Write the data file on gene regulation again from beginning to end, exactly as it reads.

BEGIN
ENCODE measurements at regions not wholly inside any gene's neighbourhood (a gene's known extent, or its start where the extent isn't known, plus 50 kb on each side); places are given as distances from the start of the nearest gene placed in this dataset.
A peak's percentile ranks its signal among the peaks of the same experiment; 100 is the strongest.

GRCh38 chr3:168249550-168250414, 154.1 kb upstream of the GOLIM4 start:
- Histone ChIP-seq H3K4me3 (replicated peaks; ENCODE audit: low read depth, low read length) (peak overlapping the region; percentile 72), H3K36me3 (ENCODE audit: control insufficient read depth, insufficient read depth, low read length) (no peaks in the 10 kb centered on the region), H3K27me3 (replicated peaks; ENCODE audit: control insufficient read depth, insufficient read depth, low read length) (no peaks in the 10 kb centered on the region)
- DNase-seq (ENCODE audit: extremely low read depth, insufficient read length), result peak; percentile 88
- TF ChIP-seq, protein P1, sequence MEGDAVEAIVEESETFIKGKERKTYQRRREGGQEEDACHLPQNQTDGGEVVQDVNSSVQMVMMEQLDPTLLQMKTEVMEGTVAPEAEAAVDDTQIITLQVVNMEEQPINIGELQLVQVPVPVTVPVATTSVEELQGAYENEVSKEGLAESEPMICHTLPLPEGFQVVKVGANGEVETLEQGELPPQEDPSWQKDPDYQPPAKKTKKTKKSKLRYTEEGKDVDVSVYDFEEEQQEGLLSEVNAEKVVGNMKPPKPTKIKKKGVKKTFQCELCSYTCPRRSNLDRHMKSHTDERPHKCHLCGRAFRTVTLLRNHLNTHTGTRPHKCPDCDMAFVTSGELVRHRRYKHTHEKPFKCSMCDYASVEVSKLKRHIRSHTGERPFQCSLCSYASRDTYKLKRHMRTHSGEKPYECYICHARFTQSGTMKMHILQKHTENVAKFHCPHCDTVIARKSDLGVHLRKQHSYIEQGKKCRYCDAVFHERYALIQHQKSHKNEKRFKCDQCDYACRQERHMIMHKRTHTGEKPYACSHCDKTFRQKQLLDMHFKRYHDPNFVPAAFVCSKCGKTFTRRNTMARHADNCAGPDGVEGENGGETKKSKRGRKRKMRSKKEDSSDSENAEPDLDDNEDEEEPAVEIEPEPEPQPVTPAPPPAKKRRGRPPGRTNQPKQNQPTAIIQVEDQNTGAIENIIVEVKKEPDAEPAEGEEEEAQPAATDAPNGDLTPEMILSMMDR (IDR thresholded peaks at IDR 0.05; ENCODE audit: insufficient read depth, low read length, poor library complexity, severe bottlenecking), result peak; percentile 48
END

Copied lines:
ENCODE measurements at regions not wholly inside any gene's neighbourhood (a gene's known extent, or its start where the extent isn't known, plus 50 kb on each side); places are given as distances from the start of the nearest gene placed in this dataset.
A peak's percentile ranks its signal among the peaks of the same experiment; 100 is the strongest.

GRCh38 chr3:168249550-168250414, 154.1 kb upstream of the GOLIM4 start:
- Histone ChIP-seq H3K4me3 (replicated peaks; ENCODE audit: low read depth, low read length) (peak overlapping the region; percentile 72), H3K36me3 (ENCODE audit: control insufficient read depth, insufficient read depth, low read length) (no peaks in the 10 kb centered on the region), H3K27me3 (replicated peaks; ENCODE audit: control insufficient read depth, insufficient read depth, low read length) (no peaks in the 10 kb centered on the region)
- DNase-seq (ENCODE audit: extremely low read depth, insufficient read length), result peak; percentile 88
- TF ChIP-seq, protein P1, sequence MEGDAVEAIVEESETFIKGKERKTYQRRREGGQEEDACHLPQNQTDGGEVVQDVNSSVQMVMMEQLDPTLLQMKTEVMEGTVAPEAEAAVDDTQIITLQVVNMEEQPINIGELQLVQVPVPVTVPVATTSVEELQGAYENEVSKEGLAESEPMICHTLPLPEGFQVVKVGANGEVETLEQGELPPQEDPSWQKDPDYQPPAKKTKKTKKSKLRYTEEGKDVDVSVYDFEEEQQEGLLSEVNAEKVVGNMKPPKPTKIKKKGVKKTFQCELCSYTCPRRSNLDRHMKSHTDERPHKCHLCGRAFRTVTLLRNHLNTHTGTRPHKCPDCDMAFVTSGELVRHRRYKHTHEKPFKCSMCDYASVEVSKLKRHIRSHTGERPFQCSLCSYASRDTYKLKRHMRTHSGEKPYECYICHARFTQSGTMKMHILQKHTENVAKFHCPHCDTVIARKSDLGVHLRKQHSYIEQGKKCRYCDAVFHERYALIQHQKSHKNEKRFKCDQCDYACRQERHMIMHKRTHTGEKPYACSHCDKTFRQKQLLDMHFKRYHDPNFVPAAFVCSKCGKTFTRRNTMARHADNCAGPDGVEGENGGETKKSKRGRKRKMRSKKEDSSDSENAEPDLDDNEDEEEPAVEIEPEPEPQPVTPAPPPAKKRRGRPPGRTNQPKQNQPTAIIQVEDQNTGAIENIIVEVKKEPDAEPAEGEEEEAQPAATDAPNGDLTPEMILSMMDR (IDR thresholded peaks at IDR 0.05; ENCODE audit: insufficient read depth, low read length, poor library complexity, severe bottlenecking), result peak; percentile 48